An unlikely friendship is born between Sarah Grimké and her slave, Hetty ‘Handful’ Grimké.
The tale which follows is based surprisingly closely on a true story.
The Grimké sisters were trailblazing abolitionists (and strident feminists), born into the upper echelons of Charleston slave-owning society.
Sue Monk Kidd’s main departure from history is that Handful’s real life counterpart died before she reached adulthood.
If you’re the sort of person who wept buckets during 12 Years a Slave, this one may not be for you.
It made me cry more than once, and there’s a healthy dollop of white guilt in there, as there most certainly should be.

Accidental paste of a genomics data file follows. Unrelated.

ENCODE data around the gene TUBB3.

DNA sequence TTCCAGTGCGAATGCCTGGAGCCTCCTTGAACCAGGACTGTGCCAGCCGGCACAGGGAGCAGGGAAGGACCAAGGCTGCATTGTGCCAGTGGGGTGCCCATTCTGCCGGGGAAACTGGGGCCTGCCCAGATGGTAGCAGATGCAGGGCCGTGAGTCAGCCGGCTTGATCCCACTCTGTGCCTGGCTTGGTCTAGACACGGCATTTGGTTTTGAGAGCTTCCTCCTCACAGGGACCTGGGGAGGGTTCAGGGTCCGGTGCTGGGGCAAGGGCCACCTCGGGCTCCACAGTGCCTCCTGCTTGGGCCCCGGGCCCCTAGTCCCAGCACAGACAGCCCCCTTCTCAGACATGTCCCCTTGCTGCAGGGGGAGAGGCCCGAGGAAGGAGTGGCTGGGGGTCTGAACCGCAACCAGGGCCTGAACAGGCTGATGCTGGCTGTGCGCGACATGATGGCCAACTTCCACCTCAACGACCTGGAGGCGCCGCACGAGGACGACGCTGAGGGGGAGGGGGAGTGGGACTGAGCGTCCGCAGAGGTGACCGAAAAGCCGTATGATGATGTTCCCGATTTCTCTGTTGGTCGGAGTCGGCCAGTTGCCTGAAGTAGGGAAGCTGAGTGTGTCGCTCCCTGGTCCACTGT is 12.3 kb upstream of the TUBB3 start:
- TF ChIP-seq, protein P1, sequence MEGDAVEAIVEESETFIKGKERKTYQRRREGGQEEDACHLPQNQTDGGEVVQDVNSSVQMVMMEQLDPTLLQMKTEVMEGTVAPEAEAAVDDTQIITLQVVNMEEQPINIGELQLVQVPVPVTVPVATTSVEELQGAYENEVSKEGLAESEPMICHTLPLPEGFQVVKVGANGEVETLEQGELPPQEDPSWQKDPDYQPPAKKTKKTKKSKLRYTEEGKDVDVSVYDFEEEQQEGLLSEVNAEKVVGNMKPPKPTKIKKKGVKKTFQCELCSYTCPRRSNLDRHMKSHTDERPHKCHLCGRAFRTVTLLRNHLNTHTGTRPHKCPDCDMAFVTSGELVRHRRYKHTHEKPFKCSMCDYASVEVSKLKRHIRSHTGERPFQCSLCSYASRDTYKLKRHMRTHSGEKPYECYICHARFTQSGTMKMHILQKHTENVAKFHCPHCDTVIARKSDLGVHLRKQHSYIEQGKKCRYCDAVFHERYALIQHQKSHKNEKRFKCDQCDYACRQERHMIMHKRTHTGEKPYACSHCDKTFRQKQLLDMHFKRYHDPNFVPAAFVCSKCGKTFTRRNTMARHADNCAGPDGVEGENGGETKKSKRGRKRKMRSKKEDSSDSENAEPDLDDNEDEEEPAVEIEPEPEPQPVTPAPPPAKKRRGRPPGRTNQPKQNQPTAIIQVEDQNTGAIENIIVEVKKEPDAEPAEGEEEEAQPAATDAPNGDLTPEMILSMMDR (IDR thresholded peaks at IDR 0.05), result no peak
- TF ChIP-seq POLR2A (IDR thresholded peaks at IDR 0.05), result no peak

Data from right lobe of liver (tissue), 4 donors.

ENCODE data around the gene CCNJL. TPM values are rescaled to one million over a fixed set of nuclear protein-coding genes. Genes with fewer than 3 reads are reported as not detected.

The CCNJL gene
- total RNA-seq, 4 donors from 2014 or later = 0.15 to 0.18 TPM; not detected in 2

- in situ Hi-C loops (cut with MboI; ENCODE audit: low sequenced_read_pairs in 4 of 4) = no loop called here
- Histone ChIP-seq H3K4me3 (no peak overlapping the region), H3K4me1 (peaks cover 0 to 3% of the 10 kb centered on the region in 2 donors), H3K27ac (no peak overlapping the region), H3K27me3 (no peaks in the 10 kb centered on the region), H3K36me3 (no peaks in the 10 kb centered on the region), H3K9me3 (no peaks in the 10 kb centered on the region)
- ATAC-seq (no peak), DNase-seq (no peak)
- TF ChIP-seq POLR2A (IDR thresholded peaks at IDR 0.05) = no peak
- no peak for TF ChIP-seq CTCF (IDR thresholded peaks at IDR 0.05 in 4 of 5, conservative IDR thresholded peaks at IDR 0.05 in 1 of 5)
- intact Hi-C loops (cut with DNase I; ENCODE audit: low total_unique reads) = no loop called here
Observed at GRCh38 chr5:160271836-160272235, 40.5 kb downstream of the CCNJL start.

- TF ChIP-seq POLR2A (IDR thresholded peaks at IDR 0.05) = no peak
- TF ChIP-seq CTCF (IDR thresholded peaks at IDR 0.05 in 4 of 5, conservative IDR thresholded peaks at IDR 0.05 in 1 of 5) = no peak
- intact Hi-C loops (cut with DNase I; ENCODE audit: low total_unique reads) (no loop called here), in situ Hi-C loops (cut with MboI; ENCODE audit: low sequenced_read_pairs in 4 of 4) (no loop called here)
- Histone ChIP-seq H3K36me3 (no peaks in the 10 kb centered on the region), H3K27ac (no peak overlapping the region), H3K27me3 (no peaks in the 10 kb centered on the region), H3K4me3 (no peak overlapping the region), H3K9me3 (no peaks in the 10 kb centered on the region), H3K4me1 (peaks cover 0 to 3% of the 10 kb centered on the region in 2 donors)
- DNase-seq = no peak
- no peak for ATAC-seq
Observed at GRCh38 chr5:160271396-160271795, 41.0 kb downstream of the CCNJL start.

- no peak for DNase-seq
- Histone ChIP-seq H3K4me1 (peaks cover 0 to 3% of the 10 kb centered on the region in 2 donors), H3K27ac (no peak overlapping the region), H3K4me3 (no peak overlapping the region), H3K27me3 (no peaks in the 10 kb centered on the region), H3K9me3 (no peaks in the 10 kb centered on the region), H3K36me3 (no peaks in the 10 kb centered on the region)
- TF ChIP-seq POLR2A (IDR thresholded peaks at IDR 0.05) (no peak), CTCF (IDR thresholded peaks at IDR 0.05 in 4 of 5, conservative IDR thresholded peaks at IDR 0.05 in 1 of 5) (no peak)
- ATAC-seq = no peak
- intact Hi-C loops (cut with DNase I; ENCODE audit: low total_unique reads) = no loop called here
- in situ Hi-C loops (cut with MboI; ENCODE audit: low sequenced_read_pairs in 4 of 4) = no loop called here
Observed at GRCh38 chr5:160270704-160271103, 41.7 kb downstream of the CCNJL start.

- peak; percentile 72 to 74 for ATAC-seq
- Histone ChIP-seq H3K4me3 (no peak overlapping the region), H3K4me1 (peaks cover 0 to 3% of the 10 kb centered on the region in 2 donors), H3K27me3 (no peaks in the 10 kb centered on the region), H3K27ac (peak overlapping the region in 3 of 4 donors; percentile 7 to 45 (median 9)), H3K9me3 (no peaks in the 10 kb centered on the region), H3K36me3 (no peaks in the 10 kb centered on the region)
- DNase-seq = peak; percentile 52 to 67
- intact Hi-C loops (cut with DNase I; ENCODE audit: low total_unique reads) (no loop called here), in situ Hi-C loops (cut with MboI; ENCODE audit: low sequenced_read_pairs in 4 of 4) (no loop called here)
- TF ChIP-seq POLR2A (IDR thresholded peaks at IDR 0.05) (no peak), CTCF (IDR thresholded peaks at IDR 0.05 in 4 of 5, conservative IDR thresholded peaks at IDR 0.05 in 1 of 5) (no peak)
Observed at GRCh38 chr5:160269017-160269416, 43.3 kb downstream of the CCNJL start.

Although I loved it right from the start, there was a lull in the action towards the middle, during which I wasn’t sure where the story was heading. You must push through this. Because afterwards, the story really comes into its own.
A gripping and emotional read, which nimbly toes the line between uplifting and realistic. Quite a feat, when the subject is the US slave trade.